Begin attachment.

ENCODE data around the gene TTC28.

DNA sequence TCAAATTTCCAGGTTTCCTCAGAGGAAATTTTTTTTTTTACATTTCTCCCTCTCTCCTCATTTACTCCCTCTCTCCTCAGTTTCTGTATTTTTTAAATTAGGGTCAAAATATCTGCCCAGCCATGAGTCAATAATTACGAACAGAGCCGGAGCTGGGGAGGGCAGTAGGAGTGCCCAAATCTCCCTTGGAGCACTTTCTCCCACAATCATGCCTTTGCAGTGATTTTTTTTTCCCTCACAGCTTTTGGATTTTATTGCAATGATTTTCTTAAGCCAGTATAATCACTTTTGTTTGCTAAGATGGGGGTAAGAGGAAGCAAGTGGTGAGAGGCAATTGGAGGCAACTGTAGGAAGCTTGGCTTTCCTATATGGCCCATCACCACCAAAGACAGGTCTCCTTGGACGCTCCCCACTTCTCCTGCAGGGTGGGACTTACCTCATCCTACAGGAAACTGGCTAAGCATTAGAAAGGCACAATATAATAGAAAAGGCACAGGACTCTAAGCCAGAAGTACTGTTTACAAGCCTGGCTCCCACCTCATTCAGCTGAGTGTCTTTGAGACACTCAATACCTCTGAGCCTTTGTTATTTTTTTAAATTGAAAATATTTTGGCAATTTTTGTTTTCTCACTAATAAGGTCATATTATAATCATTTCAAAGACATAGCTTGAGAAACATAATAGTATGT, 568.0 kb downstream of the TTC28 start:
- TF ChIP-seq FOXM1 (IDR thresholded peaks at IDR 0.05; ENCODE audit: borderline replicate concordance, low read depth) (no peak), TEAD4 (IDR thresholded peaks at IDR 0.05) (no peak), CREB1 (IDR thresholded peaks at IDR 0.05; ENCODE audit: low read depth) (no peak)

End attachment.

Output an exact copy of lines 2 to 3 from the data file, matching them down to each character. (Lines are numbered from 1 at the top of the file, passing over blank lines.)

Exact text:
DNA sequence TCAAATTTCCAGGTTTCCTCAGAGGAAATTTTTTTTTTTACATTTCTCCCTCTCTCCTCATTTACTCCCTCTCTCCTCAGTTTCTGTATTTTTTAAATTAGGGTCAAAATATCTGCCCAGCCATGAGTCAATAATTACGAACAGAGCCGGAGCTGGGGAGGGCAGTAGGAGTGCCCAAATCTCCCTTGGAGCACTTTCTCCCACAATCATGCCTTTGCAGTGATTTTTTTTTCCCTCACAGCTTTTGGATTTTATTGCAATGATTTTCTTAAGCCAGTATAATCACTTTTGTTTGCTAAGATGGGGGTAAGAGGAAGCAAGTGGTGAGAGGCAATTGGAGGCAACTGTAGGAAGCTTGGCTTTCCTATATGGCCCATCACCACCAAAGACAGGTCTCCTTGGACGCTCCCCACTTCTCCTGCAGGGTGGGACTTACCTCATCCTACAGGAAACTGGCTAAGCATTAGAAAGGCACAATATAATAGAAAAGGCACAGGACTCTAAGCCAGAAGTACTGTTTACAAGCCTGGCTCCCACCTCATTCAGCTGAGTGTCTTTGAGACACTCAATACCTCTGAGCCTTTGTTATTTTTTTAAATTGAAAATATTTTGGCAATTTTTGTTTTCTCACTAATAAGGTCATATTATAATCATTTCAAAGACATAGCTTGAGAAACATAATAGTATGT, 568.0 kb downstream of the TTC28 start:
- TF ChIP-seq FOXM1 (IDR thresholded peaks at IDR 0.05; ENCODE audit: borderline replicate concordance, low read depth) (no peak), TEAD4 (IDR thresholded peaks at IDR 0.05) (no peak), CREB1 (IDR thresholded peaks at IDR 0.05; ENCODE audit: low read depth) (no peak)